Henson’s great. Even after Bissell’s scared to give her scenes with other Black people. Or maybe he’s not scared. Maybe he just doesn’t have the interest in her story. She and Rockwell are working on a charrette, which doesn’t make the Apple dictionary (says something, I imagine), and is “any collaborative session in which a group of designers drafts a solution to a design problem.” The problem in Enemies is school integration. Rockwell and Henson end up co-chairs, forced into working together by facilitator Babou Ceesay. Cessay’s in town doing the charrette because the judge doesn’t want to have to rule on school integration and wants to pass the buck.

It’s not a metaphor for the film’s proclivity for passing the buck, but only because Bissell wouldn’t know how to do a metaphor.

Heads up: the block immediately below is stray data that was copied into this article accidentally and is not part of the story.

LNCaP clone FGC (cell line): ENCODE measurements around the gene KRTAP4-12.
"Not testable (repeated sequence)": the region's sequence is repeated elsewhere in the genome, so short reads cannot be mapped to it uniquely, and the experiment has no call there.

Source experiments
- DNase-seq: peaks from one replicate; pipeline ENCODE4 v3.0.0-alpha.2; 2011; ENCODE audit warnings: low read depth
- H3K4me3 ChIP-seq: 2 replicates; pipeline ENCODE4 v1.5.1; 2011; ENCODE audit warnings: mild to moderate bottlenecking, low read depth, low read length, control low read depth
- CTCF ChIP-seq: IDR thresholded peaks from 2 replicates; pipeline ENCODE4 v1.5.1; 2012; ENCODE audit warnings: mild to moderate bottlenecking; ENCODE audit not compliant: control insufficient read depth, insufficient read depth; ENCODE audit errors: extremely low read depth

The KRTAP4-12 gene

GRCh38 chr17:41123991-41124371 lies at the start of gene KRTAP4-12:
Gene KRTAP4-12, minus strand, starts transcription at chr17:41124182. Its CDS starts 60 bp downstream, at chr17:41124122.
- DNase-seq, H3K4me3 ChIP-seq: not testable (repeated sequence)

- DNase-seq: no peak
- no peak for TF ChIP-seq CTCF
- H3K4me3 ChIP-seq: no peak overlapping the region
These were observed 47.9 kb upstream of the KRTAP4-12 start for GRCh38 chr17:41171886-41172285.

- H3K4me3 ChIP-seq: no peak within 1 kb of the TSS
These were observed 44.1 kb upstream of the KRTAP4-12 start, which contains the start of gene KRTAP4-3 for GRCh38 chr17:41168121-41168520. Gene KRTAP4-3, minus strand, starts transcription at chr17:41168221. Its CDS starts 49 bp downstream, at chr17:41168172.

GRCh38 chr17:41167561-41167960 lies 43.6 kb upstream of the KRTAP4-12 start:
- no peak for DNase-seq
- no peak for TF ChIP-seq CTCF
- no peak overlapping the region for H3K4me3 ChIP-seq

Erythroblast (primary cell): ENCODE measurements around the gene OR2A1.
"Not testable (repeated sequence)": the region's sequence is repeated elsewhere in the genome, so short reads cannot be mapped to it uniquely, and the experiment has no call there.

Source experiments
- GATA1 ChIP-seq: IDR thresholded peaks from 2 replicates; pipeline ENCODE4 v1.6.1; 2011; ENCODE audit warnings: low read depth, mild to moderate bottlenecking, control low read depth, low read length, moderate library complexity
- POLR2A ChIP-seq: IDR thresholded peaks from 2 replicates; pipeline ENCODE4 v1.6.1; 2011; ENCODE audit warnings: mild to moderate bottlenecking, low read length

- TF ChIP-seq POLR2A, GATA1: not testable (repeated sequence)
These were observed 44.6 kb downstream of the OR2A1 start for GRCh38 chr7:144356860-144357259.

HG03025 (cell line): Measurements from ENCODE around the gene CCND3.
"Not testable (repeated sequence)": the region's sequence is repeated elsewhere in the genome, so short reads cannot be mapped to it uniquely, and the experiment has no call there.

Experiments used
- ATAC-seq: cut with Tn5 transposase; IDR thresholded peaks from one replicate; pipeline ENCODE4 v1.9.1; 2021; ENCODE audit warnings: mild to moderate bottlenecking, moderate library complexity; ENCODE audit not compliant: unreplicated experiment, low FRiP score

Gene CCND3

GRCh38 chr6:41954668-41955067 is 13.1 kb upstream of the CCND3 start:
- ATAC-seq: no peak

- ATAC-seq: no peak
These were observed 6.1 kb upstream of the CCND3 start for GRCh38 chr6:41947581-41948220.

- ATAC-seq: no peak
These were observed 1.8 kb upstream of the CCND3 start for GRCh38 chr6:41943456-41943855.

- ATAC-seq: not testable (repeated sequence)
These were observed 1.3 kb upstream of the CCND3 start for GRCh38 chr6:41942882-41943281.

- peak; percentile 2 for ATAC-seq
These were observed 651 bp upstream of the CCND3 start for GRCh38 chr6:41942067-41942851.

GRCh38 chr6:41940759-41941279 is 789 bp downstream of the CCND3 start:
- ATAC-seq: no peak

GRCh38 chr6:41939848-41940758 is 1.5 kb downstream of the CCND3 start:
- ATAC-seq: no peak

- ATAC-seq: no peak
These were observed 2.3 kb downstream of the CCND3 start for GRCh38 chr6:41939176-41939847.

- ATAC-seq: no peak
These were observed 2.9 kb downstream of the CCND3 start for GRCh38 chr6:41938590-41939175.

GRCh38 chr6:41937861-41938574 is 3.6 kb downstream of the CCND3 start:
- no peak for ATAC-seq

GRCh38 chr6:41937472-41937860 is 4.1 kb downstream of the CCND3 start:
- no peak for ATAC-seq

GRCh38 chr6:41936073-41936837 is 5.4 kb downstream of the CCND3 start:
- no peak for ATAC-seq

Technically, the film’s fine. It’s clearly on too low of a budget to do the period well. Almost no extras in the exteriors of strangely empty streets and so on. Bissell’s not bad at composition. He’s perfectly pedestrian, which does the film no help in getting over the budget constraints. Presumably most of the money went to Rockwell and Henson, who both do their best, but… there’s only so far they can go with the script and what the script gives them. Or, in both their cases, what the script doesn’t give them. Henson just doesn’t get material. Rockwell gets material but no character development arc. The whole point of the movie is shitbag racists are people too but Bissell never wants more than a caricature from Rockwell. Maybe a 3D one, but still just a caricature. You can see Rockwell getting bored in Enemies. The part doesn’t give him anything to do. Not really. Not sincerely. Some of his best scenes in the movie ought to be the ones where he’s just hanging out with wife Anne Heche, only there’s so much expository dumping in those scenes—because Heche isn’t a big-time racist, she just loves one. So she makes him different than the Bentleys or the Searcys of the film. Her and Rockwell having a son with Downs in the South in 1971 and still, you know, loving him. Best of Enemies exploits its cast in a lot of ways—after a while, if she’s not just building up Rockwell’s humanity, Henson’s part is reduced to crying helplessly—after a certain point, Bissell can’t even pretend he’s not just objectifying anguish… but no one gets it worse than Kevin Iannucci as the son. Bissell’s a callous filmmaker.